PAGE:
Book, TV & Film Review

Can Television Teach (This is) Us?

Historically, mental health problems did not make it to primetime but in the last few years, that’s been changing. This Is Us, a drama in its second season on NBC, is thoughtfully showcasing a range of issues related to weight and eating disorders, and not in a crude, “one-episode-and-done” manner of dated after-school specials. Typically, mainstream media’s depictions of eating disorders skew heavily towards anorexia nervosa or bulimia nervosa, the most uncommon of the eating disorders. This Is Us instead sheds light on binge eating and weight stigma, two topics rarely exposed on television.

This Is Us features Kate Pearson, a 37-year-old woman who has struggled with overeating and weight issues since childhood. The show documents Kate’s struggles with her weight over the course of her life. In elementary school, she is bullied and made fun of by her classmates (an experience that can have a lasting influence on kids). As a teen, she diets but the weight loss she experiences does not actually make her feel better about herself as she thought it might.

This Is Us Cast. Photo Credit: Creative Commons via Wikipedia.

As an adult, she attends overeaters anonymous and an immersive weight loss camp. We also get a window into the stressors of adulthood that trigger her urges to binge eat, from the mundane – comparing herself to other women her boyfriend has dated – to the exceptional – the loss of a pregnancy.

Binge eating disorder (BED) was recognized in the fifth edition of the Diagnostic and Statistical Manual of Mental Disorders (DSM-5) in May of 2013. The DSM-5, published by the American Psychiatric Association, is a manual that allows all health care providers to use the same criteria when they assess someone who may have an eating disorder. People with BED regularly experience binge eating episodes in which they eat an objectively large amount of food and experience a loss of control while eating. Those with subthreshold BED – a delineated Other Specified Feeding and Eating Disorder (OSFED) – experience the same symptoms to a slightly lesser degree but often find them just as distressing and impairing as those with full-syndrome BED.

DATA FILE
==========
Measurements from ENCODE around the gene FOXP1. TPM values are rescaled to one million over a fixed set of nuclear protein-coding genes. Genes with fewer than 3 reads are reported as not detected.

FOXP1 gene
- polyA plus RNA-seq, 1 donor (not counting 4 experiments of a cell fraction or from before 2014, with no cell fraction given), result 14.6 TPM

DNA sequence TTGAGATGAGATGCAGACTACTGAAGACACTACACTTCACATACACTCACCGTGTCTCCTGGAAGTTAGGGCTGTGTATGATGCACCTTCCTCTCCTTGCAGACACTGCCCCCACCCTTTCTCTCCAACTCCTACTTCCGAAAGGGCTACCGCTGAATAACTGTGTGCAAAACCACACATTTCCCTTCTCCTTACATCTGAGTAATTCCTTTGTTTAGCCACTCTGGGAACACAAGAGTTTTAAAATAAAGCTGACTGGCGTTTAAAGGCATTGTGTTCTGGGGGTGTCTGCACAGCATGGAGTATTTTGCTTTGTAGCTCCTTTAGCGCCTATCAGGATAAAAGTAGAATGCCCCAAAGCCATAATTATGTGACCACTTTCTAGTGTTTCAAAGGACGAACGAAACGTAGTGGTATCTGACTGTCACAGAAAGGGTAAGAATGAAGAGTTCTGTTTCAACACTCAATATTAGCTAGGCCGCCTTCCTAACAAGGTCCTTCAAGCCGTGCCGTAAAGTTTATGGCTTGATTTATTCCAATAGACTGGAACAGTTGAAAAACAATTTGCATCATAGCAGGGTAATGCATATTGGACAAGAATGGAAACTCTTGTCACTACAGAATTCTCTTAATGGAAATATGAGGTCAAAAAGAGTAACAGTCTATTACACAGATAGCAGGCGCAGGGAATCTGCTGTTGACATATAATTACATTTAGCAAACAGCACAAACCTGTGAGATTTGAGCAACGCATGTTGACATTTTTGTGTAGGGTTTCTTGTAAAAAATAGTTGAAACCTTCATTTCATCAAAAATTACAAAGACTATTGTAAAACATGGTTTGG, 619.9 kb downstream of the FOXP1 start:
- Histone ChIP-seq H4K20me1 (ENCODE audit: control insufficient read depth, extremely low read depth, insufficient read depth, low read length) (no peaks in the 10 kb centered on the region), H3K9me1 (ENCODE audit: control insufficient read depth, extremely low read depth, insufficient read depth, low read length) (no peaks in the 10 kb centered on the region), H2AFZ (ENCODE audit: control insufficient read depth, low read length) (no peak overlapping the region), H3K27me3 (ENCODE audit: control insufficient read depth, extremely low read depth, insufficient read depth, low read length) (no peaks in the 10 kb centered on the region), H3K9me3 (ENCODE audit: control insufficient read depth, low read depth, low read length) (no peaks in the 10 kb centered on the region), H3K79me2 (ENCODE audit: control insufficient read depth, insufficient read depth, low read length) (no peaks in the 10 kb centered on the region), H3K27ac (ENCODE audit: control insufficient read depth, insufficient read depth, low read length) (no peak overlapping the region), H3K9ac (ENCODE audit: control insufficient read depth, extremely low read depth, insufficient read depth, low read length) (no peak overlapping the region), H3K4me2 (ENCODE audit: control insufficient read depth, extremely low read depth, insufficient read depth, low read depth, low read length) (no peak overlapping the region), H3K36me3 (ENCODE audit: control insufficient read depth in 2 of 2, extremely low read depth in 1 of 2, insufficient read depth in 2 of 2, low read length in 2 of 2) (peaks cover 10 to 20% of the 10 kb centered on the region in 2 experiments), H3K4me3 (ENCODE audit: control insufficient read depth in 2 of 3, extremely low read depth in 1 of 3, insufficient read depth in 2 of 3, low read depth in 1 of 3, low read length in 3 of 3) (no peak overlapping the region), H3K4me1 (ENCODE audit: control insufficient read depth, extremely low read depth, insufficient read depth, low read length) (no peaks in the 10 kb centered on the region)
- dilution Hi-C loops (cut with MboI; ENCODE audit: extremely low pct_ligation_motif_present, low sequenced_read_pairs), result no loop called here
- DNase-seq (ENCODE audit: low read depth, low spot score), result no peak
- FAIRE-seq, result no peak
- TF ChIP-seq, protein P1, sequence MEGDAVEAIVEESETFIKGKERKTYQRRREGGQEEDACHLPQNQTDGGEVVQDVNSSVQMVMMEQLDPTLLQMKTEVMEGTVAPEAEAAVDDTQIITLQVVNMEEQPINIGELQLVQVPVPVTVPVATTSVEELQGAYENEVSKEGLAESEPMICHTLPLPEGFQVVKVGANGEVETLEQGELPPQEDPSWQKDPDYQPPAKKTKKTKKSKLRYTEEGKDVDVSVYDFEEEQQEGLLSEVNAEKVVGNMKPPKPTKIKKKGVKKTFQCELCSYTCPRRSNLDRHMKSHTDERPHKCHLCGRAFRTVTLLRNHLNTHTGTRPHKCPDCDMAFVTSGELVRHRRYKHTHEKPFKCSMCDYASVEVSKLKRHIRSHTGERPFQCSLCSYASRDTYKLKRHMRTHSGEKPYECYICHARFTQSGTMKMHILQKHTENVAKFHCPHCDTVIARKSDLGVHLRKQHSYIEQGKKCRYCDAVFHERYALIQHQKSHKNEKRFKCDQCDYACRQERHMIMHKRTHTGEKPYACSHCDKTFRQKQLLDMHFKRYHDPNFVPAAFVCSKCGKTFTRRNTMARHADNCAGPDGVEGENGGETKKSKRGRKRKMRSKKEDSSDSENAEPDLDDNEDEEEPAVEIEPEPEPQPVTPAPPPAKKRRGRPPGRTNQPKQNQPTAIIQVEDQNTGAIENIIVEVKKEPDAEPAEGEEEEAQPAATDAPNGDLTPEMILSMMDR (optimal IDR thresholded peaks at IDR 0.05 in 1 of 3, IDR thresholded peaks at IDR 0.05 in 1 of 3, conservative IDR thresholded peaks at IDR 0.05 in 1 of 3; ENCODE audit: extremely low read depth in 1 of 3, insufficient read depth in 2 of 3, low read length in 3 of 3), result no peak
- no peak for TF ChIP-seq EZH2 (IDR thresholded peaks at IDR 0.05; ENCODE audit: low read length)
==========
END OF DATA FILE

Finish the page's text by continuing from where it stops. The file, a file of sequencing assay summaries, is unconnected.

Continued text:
BED is the most common eating disorder in the United States. In adults, it affects around 3.5% of women and 2% of men. Individuals with BED experience higher levels of depression and anxiety. Most adults with BED who seek treatment for the eating disorder are overweight or obese, but people with BED come in all shapes and sizes.

Notably, most individuals who are overweight do not have BED. In This Is Us, Kate’s fiancée, Toby, is a great example of someone who is overweight but not seeming to suffer from an eating disorder. Unlike Kate, he exudes confidence in himself and is not overly worried about his body shape or weight.

Just as the show demonstrates that people can be healthy and feel good about themselves at all sizes, This Is Us also depicts characters of different shapes and sizes struggling with body image and appearance. When Kate attends an overeaters anonymous group she meets a young, thin woman whom she instantly dislikes as this woman appears not appear to fit in with the rest of the support group. As their friendship deepens, Kate figures out that her friend has bulimia nervosa and that she jumped to the wrong conclusion, reminding us, the viewers, that we can never really know what someone else’s experience in the world is by assuming.

Although This Is Us is fictional, the viewer can learn many valuable lessons about mental health issues from this TV series. First, it is important that the media depict all types of eating disorders, and health in characters of all sizes, to decrease stigma about eating disorders and weight. Second, we benefit from depictions of eating problems that are nuanced, showing the complex contexts in which they develop and the ups and downs of recovery.

Photo Credit (Cover): By w:NBC [Public domain], via Wikimedia Commons

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